Robert M. La Follette School of Public Affairs
Saturday, March 13, 2021

New Faculty Focus: Christine Durrance

62fb8f5a0546fd012c5c7e2053866e78 SChristine Durrance, Associate Professor, La Follette School of Public Affairs

Hometown: I was born in Simsbury, Connecticut, but grew up in Tallahassee, Florida.

Educational/professional background: PhD in Economics, University of Florida, BA in Economics, Emory University

Previous position: University of North Carolina–Chapel Hill, Department of Public Policy, Associate Professor

How did you get into your field of research? I grew up in economics—my father was an economist. I majored in economics at Emory and then decided to pursue a PhD in economics. In my undergraduate life, I had thought I wanted to be a physician. I started the hard science path at Emory and realized quickly that I liked economics and statistics more than biology and chemistry. When I went to graduate school, I was able to combine my interests in health with economics, and join an interdisciplinary field that spans economics, public policy, public health, medicine, law, and so much more.

What attracted you to UW-Madison? I was struck by the community of researchers. UW–Madison appeared then and continues to be an amazing community of scholars and a collaborative and interdisciplinary environment. I was hired as part of a cluster hire in reproductive health and am a part of the Collaborative for Reproductive Equity (CORE) on campus. In my roles here, I feel I am best positioned to contribute to research, teaching, and service.

What was your first visit to campus like? My first visit to campus was in October, when I gave a research seminar at the La Follette School of Public Affairs. I came back again in March. It was much colder the second time! Both my visits were fantastic.

What’s one thing you hope students who take a class with you will come away with? I want my students to be exposed to new ideas and new concepts. I want them to become constructive critics of the world around them and to challenge their prior beliefs. I view my role in the classroom to teach students how to think about public problems.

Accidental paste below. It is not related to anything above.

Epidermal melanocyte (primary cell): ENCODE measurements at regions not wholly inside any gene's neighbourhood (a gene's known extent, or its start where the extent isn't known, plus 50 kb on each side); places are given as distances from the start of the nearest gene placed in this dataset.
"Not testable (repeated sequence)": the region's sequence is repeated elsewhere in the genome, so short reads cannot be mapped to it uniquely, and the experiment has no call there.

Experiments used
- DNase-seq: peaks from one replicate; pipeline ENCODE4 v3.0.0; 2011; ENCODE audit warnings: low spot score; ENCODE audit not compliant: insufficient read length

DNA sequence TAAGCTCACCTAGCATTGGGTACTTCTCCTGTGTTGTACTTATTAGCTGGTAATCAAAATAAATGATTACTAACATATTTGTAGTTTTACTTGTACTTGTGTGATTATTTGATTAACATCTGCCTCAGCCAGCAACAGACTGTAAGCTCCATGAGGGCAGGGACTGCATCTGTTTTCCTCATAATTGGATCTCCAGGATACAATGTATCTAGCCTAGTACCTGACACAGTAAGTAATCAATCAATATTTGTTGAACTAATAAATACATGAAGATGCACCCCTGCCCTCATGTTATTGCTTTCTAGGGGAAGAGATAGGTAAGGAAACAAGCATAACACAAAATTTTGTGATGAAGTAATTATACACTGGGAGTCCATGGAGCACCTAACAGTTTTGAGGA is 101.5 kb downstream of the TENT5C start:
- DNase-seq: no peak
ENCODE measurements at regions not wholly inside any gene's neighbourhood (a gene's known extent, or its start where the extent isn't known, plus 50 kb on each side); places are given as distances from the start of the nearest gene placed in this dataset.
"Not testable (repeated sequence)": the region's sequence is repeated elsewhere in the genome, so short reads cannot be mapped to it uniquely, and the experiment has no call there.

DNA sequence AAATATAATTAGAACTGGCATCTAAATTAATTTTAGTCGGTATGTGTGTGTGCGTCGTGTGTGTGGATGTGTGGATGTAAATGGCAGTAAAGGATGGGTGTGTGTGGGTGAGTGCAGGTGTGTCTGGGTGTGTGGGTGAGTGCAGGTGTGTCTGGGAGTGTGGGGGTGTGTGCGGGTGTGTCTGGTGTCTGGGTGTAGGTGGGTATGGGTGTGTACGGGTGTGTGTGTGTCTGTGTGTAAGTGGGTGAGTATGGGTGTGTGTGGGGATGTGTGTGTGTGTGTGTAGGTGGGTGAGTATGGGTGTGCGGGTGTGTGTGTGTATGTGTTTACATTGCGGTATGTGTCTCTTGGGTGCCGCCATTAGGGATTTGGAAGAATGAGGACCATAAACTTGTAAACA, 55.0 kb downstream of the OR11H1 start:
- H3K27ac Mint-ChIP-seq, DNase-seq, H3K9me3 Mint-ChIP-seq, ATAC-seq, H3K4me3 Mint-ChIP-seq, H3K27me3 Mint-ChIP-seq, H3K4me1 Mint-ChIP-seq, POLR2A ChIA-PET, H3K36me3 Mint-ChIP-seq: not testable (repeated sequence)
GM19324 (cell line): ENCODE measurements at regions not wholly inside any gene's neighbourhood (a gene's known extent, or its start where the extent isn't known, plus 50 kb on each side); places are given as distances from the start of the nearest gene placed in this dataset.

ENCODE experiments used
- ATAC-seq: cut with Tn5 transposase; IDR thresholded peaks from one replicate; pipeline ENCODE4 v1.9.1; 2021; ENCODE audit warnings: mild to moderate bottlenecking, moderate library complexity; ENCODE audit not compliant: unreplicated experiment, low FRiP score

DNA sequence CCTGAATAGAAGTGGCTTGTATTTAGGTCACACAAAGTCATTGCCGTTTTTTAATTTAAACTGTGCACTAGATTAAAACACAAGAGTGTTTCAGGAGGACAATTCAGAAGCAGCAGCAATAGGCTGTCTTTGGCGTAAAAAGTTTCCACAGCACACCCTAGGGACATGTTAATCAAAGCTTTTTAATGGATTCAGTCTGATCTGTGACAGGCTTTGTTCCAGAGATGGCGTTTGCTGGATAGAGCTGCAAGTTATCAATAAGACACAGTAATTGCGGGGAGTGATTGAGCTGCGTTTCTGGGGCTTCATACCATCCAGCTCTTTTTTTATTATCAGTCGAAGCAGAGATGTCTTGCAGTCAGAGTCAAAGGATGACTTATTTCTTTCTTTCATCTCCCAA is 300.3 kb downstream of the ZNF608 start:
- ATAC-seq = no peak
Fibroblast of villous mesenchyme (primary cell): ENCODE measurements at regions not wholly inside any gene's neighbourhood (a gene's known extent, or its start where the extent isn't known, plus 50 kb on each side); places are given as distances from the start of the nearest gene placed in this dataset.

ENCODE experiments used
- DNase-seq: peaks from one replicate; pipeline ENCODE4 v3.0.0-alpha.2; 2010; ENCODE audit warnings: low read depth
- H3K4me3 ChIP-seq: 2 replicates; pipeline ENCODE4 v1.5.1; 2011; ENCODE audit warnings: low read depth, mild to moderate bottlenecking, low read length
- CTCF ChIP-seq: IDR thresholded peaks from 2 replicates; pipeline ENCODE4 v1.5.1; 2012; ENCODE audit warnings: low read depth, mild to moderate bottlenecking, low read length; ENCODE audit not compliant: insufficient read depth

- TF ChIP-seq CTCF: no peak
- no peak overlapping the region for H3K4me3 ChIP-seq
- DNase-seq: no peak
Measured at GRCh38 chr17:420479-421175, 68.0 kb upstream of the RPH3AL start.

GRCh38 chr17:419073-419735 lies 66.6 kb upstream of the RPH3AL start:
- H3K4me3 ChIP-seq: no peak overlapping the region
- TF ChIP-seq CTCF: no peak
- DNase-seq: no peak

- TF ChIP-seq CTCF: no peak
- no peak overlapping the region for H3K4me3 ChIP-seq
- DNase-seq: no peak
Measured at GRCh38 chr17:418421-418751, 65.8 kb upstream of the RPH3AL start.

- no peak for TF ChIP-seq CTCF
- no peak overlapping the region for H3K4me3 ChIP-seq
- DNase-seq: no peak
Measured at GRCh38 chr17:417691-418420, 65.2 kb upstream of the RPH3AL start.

Is there a way your field of study can help the world endure and recover from the COVID-19 pandemic that has affected the health, finances, and lifestyle of so many? All my work speaks to public policy and to policymakers thinking about ways to mitigate harms among vulnerable populations, inside and outside the pandemic. Economics and public policy use tools for identifying causal relationships between policy and outcomes, in ways that we hope provide the necessary evidence base for policymakers to make decisions that improve the lives of their constituents. My focus is largely on health, which has been such a focus this last year. The COVID-19 pandemic has reminded us that health and health policy have myriad spillovers into all areas of our lives: employment, income, child care, education, social welfare participation, health insurance, health outcomes, and more. It is important for researchers to understand these consequences overall and across vulnerable populations, and to identify factors that can mitigate harm.

Do you feel your work relates in any way to the Wisconsin Idea? If so, please describe how. The Wisconsin Idea is something that attracted me to UW–Madison. I chose to be in an interdisciplinary unit (Public Policy at UNC; Public Affairs at UW–Madison) because I am interested in research that has the potential to change policy and thereby change outcomes. For me, this means asking research questions that matter to policymakers and communities. It also means collaborating with researchers in other disciplines and learning from one another to best answer the questions that matter to our state and our nation.

What’s something interesting about your area of expertise you can share that will make us sound smarter during video chats (and eventually parties)? One definition of economics—microeconomics in particular—is the study of individual decisions, i.e., how people respond to changing incentives. It is not all about money! In fact, many applied microeconomists would cringe and run away when asked about their stock market predictions.

What are you looking forward to doing or experiencing in Madison? I am looking forward to campus opening up and being able to meet more of my new colleagues in person. I literally dream about attending an academic seminar with other colleagues in a conference room and not on Zoom. In Madison, I am looking forward to COVID-19 being in the past and being able to experience all that the area has to offer. My family has embraced winter this season so far—ice skating and sledding. Next up is skiing and snowshoeing—we just need to purchase the gear! We are looking forward to spring/summer and enjoying more outdoor activities: hiking, exploring, and water activities.

Hobbies/other interests: I am a mother to three children (12, 9, 5) who keep me busy outside of my academic life. We also have a two-year-old Vizsla who we adore and who joins us on outside adventures. I also enjoy running and being outside with my family exploring new places. We love to spend time on the Gulf Coast of Florida.

Research, CV, etc.